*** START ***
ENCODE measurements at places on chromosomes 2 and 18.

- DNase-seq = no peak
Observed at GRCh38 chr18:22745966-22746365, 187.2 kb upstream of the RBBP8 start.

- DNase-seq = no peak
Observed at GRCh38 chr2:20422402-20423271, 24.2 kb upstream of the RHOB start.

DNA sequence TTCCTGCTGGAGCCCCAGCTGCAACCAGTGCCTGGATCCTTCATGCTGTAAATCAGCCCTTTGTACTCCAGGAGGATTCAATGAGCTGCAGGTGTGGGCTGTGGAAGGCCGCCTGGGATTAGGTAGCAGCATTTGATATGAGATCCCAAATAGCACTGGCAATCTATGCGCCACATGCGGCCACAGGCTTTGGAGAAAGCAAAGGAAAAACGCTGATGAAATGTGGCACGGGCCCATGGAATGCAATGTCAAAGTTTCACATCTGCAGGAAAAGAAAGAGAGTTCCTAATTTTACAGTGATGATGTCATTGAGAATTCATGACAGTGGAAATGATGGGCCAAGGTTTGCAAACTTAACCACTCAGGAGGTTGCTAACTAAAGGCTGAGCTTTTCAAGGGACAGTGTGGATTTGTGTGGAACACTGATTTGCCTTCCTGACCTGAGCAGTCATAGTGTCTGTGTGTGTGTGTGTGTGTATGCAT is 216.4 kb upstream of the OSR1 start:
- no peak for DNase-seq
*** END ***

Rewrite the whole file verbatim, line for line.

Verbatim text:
ENCODE measurements at places on chromosomes 2 and 18.

- DNase-seq = no peak
Observed at GRCh38 chr18:22745966-22746365, 187.2 kb upstream of the RBBP8 start.

- DNase-seq = no peak
Observed at GRCh38 chr2:20422402-20423271, 24.2 kb upstream of the RHOB start.

DNA sequence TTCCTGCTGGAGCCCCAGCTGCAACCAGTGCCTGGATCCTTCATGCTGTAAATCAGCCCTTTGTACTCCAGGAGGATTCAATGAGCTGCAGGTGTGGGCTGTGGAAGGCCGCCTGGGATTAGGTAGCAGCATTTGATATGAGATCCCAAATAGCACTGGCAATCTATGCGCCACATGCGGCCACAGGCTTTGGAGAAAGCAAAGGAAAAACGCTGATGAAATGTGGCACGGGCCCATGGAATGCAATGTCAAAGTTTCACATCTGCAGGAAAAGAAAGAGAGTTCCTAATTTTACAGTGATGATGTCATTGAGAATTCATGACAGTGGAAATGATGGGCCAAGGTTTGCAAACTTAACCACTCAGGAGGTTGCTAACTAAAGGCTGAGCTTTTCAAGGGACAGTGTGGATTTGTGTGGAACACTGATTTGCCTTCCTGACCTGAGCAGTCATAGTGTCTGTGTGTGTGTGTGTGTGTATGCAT is 216.4 kb upstream of the OSR1 start:
- no peak for DNase-seq